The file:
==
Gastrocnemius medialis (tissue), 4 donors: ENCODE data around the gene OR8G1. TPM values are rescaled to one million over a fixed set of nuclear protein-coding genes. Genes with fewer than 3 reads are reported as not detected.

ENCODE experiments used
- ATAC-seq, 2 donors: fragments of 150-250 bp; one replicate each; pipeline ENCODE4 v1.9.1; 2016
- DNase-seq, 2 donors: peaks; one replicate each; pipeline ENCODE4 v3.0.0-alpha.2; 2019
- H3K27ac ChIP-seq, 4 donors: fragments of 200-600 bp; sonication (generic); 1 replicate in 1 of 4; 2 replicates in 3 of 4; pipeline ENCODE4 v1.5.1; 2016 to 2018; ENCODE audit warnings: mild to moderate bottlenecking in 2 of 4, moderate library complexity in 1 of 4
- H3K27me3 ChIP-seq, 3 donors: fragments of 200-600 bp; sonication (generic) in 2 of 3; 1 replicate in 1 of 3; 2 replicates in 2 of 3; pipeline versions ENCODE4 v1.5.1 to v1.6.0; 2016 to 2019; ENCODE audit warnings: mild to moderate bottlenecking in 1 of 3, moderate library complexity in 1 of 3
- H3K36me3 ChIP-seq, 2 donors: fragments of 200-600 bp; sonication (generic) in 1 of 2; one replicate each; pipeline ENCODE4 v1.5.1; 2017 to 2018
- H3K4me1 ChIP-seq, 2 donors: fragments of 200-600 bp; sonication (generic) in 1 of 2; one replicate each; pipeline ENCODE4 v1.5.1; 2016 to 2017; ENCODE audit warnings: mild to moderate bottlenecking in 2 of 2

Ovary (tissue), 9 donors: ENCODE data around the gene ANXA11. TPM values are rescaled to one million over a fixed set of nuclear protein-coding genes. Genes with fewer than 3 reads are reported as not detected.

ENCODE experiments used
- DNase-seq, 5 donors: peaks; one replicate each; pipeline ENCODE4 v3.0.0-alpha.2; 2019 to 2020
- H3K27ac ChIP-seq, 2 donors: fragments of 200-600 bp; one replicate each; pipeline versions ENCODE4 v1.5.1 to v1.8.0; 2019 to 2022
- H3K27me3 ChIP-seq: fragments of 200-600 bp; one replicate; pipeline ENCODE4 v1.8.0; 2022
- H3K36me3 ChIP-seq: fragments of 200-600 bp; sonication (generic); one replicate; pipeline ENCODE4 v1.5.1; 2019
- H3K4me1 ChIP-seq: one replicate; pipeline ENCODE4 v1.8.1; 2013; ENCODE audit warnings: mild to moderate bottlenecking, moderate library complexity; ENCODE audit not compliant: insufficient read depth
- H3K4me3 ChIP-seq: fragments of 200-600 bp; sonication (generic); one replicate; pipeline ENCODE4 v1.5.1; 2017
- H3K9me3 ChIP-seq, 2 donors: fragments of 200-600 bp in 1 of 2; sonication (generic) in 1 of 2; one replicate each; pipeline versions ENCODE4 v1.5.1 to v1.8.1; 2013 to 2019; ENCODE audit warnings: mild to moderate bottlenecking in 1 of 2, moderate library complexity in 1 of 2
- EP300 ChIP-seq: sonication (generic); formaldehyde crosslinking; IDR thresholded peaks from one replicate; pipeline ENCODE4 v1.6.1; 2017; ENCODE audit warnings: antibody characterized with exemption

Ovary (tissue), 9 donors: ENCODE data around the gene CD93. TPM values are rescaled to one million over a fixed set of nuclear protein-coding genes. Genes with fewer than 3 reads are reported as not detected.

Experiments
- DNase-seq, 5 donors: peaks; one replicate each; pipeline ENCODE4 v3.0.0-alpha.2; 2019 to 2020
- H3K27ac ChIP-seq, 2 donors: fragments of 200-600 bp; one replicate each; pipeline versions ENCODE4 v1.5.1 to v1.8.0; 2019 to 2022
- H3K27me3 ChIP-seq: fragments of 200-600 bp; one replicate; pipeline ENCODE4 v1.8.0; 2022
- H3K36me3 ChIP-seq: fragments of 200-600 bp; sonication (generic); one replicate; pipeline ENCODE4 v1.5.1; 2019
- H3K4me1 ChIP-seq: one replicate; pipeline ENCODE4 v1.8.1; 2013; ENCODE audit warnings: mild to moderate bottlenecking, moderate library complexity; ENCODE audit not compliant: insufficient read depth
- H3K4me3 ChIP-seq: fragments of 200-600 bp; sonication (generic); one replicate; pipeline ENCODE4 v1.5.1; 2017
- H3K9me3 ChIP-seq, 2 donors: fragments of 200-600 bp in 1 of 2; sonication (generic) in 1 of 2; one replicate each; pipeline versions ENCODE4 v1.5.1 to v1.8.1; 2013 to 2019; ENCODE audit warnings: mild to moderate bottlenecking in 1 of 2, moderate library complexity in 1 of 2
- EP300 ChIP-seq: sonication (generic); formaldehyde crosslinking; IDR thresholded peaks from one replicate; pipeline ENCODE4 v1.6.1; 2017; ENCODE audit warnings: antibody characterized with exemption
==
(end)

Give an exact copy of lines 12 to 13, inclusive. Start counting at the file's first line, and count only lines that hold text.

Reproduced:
- H3K27ac ChIP-seq, 2 donors: fragments of 200-600 bp; one replicate each; pipeline versions ENCODE4 v1.5.1 to v1.8.0; 2019 to 2022
- H3K27me3 ChIP-seq: fragments of 200-600 bp; one replicate; pipeline ENCODE4 v1.8.0; 2022